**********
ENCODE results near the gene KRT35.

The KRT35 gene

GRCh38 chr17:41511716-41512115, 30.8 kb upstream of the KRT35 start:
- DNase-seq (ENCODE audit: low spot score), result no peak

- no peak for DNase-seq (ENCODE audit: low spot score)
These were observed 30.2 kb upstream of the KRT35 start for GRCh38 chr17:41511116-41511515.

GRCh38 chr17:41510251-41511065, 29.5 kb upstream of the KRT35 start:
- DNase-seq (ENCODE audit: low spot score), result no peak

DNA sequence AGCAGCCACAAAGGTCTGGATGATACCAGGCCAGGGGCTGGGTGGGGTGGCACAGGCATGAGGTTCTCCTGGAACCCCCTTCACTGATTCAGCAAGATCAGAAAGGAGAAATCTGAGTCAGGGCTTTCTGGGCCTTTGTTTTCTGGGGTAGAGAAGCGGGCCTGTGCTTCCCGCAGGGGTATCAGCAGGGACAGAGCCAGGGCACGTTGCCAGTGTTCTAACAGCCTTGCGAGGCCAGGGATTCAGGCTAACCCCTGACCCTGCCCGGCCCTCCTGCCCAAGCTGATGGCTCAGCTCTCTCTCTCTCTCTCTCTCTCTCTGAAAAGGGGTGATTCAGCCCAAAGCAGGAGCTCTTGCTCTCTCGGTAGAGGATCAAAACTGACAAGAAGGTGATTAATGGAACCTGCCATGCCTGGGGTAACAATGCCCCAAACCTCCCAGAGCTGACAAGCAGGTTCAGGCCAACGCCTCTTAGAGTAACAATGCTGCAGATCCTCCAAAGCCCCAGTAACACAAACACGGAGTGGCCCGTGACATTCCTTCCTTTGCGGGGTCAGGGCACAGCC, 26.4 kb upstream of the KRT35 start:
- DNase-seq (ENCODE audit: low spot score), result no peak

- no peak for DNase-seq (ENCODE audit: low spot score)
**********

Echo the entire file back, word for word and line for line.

ENCODE results near the gene KRT35.

The KRT35 gene

GRCh38 chr17:41511716-41512115, 30.8 kb upstream of the KRT35 start:
- DNase-seq (ENCODE audit: low spot score), result no peak

- no peak for DNase-seq (ENCODE audit: low spot score)
These were observed 30.2 kb upstream of the KRT35 start for GRCh38 chr17:41511116-41511515.

GRCh38 chr17:41510251-41511065, 29.5 kb upstream of the KRT35 start:
- DNase-seq (ENCODE audit: low spot score), result no peak

DNA sequence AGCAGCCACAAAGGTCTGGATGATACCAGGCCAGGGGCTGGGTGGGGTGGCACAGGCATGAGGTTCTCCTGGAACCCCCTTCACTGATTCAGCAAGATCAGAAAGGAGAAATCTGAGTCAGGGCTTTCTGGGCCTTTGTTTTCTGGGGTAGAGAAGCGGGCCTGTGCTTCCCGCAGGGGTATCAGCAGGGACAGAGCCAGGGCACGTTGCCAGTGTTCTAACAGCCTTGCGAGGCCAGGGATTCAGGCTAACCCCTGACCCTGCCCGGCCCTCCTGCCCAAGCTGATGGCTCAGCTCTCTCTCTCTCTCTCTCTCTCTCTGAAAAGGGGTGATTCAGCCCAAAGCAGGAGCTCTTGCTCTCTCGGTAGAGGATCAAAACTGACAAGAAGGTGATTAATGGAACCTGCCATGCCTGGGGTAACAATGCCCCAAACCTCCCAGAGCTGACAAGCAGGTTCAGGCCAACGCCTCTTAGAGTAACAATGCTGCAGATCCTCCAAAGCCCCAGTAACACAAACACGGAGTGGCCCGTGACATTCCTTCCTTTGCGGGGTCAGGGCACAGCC, 26.4 kb upstream of the KRT35 start:
- DNase-seq (ENCODE audit: low spot score), result no peak

- no peak for DNase-seq (ENCODE audit: low spot score)